Tetrarchy (Judea)
The Tetrarchy of Judea was formed following the death of Herod the Great
Herod the Great
Herod , also known as Herod the Great , was a Roman client king of Judea. His epithet of "the Great" is widely disputed as he is described as "a madman who murdered his own family and a great many rabbis." He is also known for his colossal building projects in Jerusalem and elsewhere, including his...

 in 4 BCE, when his kingdom was divided between his sons as an inheritance. It was dissolved in 6 CE when Rome formed Iudaea province
Iudaea Province
Judaea or Iudaea are terms used by historians to refer to the Roman province that extended over parts of the former regions of the Hasmonean and Herodian kingdoms of Israel...

 by joining together Judea proper
Judea or Judæa was the name of the mountainous southern part of the historic Land of Israel from the 8th century BCE to the 2nd century CE, when Roman Judea was renamed Syria Palaestina following the Jewish Bar Kokhba revolt.-Etymology:The...

 (biblical Judah
The name Judah can refer to:*Judah , fourth son of the Biblical patriarch Jacob All later individuals, groups and places of this name are directly or indirectly derived from this Judah....

), Samaria
Samaria, or the Shomron is a term used for a mountainous region roughly corresponding to the northern part of the West Bank.- Etymology :...

, and Idumea (biblical Edom
Edom or Idumea was a historical region of the Southern Levant located south of Judea and the Dead Sea. It is mentioned in biblical records as a 1st millennium BC Iron Age kingdom of Edom, and in classical antiquity the cognate name Idumea was used to refer to a smaller area in the same region...


The Tetrarchy

At the time of his death Herod ruled over most of the South Western Levant
The Levant or ) is the geographic region and culture zone of the "eastern Mediterranean littoral between Anatolia and Egypt" . The Levant includes most of modern Lebanon, Syria, Jordan, Israel, the Palestinian territories, and sometimes parts of Turkey and Iraq, and corresponds roughly to the...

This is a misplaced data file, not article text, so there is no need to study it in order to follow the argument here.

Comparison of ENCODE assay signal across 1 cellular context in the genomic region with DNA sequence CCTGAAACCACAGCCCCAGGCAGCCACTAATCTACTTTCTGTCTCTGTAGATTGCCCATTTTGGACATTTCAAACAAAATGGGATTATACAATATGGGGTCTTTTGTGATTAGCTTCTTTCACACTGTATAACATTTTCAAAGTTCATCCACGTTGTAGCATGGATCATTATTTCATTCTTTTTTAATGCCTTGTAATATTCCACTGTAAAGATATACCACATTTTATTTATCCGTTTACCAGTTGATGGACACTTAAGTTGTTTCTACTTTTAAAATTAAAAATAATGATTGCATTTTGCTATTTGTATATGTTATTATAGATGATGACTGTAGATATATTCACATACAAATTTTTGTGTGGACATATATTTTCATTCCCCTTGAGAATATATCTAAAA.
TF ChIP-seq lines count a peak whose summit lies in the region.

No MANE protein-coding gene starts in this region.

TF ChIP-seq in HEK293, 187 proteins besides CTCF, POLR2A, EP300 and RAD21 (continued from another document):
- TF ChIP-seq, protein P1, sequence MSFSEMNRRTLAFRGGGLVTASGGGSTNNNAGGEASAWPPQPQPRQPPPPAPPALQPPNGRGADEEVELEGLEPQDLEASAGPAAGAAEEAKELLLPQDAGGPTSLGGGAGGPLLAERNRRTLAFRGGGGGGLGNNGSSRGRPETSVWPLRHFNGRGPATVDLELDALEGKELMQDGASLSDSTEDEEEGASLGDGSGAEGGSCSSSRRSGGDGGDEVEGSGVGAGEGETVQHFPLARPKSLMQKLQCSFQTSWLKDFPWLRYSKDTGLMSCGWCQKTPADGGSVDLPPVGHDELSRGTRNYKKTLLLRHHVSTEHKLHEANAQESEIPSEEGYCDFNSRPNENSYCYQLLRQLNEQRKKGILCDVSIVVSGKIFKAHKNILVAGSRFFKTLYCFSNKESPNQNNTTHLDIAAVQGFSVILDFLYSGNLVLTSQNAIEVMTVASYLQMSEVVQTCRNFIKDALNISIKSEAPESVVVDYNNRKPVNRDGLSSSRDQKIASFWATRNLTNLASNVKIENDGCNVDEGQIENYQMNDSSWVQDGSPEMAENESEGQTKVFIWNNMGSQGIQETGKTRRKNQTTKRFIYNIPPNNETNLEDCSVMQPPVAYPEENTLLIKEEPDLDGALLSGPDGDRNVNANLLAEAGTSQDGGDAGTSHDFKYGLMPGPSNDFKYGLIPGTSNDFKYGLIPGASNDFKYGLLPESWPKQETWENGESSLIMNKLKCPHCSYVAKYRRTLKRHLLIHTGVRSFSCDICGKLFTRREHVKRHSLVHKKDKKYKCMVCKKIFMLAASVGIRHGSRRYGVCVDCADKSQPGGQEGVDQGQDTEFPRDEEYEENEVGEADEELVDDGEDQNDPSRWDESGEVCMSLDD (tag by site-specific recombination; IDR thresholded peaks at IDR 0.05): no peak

, as a client-state of the Roman Empire
Roman Empire
The Roman Empire was the post-Republican period of the ancient Roman civilization, characterised by an autocratic form of government and large territorial holdings in Europe and around the Mediterranean....

; after his death the kingdom was divided between three of his sons.
  • Archelaus
    Herod Archelaus
    Herod Archelaus was the ethnarch of Samaria, Judea, and Idumea from 4 BC to 6 AD. He was the son of Herod the Great and Malthace the Samaritan, the brother of Herod Antipas, and the half-brother of Herod Philip I....

    , his son by his fourth wife Malthace
    Malthace was a Samaritan woman who lived in the latter half of the 1st century BC. She was one of the wives of Herod the Great and the mother by Herod of Herod Antipas, Archelaus and a daughter Olympias....

     the Samaritan, received the lion's share of the kingdom; Idumaea, Judea
    Judea or Judæa was the name of the mountainous southern part of the historic Land of Israel from the 8th century BCE to the 2nd century CE, when Roman Judea was renamed Syria Palaestina following the Jewish Bar Kokhba revolt.-Etymology:The...

     and Samaria
    Samaria, or the Shomron is a term used for a mountainous region roughly corresponding to the northern part of the West Bank.- Etymology :...